NEW YORK - With this week's deal to cut output, OPEC is creating incentives for American shale producers to boost output just as the incoming Trump administration vows measures to promote US oil development.

The deal, announced Wednesday by the Organization of the Petroleum Exporting Countries, will cut the cartel's output by 1.2 million barrels per day (bpd). Oil prices shot up on the announcement, which was more muscular than many analysts expected, boosting prices by nearly 10 percent Wednesday and lifting the US benchmark contract to above than $50 a barrel Thursday.

OPEC's planned production cuts are nearly the same amount US producers trimmed in the wake of a two-year skid in prices. US output has fallen to 8.5 million a day, down from a peak of 9.6 million barrels a day in April 2015 following cutbacks in West Texas and other key shale-producing regions.

Some believe the OPEC deal to boost prices could sow the seeds of its undoing as more US companies boost output in response, which in turn would push prices lower. US "production could surprise to the upside," Morgan Stanley said in a note Thursday. "Surprisingly, when asked about this possibility during the press conference it appeared the oil ministers were unconcerned."

Morgan Stanley predicted it would take six to nine months for the price increase to prompt a supply response in the US, around the same time OPEC producers also are expected to ramp up.

The OPEC meeting this week also came amid a sea change in US politics as the world's biggest economy transitions to President-elect Donald Trump, who vowed in the campaign to free the petroleum industry from burdensome restrictions.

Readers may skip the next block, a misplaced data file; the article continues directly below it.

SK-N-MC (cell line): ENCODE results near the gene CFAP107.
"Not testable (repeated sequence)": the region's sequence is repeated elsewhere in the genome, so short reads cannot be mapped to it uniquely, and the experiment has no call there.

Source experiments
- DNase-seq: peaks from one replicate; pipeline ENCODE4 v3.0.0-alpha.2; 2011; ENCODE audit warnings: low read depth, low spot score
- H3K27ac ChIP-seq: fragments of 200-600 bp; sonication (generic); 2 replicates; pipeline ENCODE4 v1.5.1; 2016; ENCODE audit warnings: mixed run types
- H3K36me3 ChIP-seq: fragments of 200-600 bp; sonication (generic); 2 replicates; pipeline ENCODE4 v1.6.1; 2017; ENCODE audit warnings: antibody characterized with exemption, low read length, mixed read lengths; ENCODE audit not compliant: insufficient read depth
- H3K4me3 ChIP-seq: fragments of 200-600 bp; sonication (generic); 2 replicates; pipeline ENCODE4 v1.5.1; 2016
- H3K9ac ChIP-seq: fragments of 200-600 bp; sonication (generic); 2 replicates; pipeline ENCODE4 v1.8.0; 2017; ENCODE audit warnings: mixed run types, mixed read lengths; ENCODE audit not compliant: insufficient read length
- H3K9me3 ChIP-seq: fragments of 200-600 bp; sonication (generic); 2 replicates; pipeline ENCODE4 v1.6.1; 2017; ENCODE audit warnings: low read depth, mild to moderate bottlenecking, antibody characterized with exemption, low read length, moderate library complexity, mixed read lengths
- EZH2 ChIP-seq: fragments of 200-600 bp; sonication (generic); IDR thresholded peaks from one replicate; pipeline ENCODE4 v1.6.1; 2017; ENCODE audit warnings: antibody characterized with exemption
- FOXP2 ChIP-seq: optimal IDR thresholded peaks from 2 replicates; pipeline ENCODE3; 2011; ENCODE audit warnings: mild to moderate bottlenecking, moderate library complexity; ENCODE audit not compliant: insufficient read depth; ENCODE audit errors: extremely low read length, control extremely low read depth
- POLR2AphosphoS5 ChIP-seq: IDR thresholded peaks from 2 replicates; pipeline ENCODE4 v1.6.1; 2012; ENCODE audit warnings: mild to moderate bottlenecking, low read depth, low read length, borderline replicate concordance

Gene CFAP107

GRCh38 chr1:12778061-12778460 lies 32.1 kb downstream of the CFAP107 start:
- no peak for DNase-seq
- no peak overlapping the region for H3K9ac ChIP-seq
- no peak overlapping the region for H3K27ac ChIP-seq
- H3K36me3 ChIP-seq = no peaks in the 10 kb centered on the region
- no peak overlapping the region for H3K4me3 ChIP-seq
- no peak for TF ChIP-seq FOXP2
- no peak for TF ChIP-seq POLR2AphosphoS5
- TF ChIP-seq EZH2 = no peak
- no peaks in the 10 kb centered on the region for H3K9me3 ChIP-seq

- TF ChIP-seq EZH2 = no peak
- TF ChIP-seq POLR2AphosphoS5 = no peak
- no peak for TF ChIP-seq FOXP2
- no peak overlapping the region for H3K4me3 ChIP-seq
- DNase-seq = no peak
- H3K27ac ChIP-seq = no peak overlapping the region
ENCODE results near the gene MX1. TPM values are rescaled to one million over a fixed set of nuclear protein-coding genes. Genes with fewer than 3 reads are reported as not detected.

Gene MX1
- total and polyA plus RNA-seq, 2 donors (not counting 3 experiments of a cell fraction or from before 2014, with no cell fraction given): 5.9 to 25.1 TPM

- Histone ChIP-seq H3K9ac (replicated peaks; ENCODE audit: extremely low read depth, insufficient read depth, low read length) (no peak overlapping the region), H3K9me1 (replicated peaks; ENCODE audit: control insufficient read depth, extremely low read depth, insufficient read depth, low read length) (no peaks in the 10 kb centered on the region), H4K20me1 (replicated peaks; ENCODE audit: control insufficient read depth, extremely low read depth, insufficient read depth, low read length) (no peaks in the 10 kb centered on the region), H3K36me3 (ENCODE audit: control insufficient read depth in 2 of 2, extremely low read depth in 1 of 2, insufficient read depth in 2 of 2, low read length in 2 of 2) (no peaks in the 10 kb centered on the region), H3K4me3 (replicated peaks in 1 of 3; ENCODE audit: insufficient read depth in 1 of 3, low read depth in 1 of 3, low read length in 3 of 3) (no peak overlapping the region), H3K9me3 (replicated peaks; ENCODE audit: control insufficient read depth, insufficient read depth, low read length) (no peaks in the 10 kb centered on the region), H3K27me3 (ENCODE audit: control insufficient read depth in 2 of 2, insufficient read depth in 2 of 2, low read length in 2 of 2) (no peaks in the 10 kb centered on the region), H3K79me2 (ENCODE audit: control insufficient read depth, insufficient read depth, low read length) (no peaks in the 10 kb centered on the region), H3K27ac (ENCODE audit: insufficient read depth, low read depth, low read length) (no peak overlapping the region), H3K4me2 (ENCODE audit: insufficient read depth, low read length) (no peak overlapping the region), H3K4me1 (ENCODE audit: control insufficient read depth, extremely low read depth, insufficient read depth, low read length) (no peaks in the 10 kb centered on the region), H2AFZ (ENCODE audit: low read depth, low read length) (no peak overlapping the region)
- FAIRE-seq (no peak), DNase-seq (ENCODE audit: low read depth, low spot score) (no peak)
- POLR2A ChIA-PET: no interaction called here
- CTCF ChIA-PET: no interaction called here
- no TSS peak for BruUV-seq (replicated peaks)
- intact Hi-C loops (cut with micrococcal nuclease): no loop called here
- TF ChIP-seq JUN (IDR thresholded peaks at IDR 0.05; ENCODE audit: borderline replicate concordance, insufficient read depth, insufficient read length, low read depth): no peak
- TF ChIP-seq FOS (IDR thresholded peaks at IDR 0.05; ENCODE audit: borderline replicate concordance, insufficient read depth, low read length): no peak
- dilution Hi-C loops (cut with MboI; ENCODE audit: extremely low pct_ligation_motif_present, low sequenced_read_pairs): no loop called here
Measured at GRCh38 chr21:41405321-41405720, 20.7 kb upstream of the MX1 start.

During the campaign, Trump promised to open new US lands to petroleum production, approve new pipelines, encourage offshore development and cut regulations on the industry. That cocktail of domestic policies "could depress oil prices markedly given Trump's promise," Oxford Economics said in a research note.

Harold Hamm, the chief executive of shale producer Continental Resources who advised Trump on energy during the campaign, acknowledged the possibility the OPEC deal could pose problems for US producers if they restore too much production. "We have the ability to oversupply the market," Hamm told CNBC on Thursday. "The key is not to."

Hamm said limited US refining capacity has pinched the industry, in part because foreign oil companies from Saudi Arabia and Venezuela own refineries in the US and are biased towards imported crude. But it is not clear if Trump will take on foreign ownership of refineries.

Trump's full intentions on environmental policies also remain unclear. The president-elect described climate change as a hoax during the campaign, but suggested in a recent interview with the New York Times that he was open to climate mitigation policies. Carl Larry of consultancy Frost & Sullivan predicted US shale producers would be prudent. "We'll see an increase at a slower pace," he told AFP.

"I think producers will be very, very careful not to go too far too fast."